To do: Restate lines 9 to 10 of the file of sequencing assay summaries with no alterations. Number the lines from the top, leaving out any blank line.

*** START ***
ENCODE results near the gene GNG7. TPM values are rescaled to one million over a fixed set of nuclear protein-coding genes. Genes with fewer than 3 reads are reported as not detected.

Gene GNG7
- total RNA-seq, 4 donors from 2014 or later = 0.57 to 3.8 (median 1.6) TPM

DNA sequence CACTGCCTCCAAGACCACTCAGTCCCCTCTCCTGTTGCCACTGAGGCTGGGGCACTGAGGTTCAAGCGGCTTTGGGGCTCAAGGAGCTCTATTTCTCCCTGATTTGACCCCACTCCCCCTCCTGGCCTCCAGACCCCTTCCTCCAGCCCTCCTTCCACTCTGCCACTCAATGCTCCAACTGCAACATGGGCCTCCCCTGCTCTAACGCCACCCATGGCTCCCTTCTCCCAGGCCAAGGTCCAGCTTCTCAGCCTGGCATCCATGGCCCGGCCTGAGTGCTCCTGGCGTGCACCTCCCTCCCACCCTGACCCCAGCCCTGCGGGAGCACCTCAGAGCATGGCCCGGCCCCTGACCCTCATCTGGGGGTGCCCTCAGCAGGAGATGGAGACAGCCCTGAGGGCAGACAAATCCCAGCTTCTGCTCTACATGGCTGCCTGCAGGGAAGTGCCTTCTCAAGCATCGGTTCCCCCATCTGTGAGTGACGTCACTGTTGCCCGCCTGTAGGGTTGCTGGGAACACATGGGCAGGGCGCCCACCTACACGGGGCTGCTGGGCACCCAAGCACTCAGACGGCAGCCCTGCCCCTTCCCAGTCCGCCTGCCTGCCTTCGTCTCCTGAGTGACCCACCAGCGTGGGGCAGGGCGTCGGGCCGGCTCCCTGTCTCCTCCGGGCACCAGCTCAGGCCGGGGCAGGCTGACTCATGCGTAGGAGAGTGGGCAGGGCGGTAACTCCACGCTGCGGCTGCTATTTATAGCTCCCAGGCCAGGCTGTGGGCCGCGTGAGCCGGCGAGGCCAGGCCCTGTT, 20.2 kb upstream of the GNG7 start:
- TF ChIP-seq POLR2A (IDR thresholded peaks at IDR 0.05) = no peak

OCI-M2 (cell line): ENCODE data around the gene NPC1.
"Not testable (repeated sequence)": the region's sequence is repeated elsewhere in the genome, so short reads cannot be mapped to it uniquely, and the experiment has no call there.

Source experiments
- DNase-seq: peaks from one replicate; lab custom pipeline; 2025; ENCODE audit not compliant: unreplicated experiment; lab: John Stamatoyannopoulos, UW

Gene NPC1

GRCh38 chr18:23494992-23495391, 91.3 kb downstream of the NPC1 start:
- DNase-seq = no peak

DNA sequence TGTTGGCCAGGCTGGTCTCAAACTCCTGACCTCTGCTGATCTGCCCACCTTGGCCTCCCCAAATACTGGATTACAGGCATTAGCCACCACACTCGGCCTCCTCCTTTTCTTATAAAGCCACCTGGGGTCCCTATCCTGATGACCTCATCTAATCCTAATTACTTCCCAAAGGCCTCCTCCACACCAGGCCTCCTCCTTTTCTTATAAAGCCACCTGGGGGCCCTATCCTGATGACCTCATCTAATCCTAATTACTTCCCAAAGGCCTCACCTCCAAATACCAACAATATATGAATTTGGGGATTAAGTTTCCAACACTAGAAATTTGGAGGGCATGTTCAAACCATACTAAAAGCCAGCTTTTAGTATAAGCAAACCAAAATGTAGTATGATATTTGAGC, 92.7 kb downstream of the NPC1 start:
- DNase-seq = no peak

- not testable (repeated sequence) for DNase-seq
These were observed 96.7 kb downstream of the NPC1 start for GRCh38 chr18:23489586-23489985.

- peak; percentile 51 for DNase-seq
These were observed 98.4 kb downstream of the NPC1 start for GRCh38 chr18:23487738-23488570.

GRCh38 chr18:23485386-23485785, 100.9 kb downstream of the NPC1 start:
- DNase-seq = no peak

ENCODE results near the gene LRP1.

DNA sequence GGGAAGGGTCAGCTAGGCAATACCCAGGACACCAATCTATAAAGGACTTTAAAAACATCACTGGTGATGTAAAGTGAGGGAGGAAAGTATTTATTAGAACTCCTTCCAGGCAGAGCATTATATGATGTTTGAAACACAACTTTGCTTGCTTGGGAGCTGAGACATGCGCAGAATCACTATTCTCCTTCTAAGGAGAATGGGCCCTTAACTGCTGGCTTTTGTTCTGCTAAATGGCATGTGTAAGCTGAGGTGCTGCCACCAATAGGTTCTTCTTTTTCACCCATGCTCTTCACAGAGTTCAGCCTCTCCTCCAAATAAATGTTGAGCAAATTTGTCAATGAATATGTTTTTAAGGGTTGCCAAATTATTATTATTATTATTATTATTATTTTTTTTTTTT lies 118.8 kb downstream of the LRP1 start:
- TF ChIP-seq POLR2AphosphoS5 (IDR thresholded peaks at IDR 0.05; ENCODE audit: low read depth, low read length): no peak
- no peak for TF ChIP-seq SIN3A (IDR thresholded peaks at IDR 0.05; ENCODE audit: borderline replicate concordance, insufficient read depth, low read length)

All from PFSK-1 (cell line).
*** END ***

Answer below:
- DNase-seq: peaks from one replicate; lab custom pipeline; 2025; ENCODE audit not compliant: unreplicated experiment; lab: John Stamatoyannopoulos, UW

Gene NPC1